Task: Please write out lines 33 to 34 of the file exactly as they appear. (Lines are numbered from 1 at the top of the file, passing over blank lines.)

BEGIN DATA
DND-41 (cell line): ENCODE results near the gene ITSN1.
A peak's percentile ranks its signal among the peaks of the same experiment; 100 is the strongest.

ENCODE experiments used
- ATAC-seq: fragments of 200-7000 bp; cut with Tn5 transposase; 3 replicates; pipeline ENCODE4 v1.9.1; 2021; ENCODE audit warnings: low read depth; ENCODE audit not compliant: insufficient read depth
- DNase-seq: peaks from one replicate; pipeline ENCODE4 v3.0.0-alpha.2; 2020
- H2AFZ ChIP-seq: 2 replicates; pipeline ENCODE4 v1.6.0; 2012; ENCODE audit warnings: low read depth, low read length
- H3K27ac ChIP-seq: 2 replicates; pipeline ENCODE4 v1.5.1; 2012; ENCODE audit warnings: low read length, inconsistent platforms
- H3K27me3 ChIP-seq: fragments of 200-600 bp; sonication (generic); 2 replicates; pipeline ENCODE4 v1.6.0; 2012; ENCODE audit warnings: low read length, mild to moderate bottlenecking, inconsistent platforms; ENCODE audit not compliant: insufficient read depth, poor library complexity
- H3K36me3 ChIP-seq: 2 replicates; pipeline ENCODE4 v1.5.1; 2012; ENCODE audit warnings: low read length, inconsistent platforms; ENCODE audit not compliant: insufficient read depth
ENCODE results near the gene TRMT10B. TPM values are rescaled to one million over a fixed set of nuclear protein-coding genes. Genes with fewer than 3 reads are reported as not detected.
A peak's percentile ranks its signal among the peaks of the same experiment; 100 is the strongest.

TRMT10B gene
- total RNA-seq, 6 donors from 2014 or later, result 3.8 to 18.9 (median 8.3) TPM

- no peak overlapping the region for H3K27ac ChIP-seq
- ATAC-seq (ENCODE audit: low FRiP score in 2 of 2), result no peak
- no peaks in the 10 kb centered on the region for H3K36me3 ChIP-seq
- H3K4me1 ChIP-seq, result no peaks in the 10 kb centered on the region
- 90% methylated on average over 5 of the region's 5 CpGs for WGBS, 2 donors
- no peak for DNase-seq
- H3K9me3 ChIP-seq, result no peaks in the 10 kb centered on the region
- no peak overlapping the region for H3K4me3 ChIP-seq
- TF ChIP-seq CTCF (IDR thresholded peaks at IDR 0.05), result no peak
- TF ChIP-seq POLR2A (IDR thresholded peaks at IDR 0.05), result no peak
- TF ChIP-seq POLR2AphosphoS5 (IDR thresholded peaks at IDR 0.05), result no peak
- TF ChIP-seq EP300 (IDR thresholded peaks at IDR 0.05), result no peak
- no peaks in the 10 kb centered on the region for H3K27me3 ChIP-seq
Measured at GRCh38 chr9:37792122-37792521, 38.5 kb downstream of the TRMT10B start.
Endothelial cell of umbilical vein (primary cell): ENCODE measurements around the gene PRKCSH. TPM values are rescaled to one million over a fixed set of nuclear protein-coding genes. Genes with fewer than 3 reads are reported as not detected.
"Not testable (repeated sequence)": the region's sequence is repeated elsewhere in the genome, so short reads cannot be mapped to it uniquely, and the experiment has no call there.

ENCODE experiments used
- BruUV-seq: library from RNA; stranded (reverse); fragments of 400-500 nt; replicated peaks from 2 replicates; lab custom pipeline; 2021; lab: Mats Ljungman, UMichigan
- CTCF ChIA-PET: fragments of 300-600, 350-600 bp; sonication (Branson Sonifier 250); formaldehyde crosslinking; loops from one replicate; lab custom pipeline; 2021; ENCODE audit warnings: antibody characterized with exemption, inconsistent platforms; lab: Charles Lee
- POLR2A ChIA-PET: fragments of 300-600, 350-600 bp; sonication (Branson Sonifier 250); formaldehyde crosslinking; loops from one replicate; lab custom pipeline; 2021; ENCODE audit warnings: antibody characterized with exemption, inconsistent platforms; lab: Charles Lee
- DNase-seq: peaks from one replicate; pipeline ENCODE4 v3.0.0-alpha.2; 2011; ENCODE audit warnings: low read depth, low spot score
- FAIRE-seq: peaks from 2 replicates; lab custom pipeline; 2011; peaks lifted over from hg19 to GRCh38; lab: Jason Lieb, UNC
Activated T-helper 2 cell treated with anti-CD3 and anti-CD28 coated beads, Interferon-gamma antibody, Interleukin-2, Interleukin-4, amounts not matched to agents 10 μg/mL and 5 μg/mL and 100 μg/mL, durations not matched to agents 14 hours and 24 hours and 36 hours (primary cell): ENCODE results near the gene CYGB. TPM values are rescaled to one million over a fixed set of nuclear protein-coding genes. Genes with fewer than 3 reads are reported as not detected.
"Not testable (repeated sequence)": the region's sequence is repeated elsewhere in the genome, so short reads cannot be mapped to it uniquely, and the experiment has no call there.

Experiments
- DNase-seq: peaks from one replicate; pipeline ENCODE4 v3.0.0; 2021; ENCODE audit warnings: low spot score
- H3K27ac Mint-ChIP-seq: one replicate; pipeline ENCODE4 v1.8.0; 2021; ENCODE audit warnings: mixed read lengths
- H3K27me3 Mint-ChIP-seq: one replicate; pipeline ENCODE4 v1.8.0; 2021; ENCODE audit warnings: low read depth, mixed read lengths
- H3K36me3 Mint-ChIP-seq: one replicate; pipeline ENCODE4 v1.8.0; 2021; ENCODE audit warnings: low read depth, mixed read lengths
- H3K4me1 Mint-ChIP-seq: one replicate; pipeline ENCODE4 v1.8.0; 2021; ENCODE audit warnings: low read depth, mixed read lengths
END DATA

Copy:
- POLR2A ChIA-PET: fragments of 300-600, 350-600 bp; sonication (Branson Sonifier 250); formaldehyde crosslinking; loops from one replicate; lab custom pipeline; 2021; ENCODE audit warnings: antibody characterized with exemption, inconsistent platforms; lab: Charles Lee
- DNase-seq: peaks from one replicate; pipeline ENCODE4 v3.0.0-alpha.2; 2011; ENCODE audit warnings: low read depth, low spot score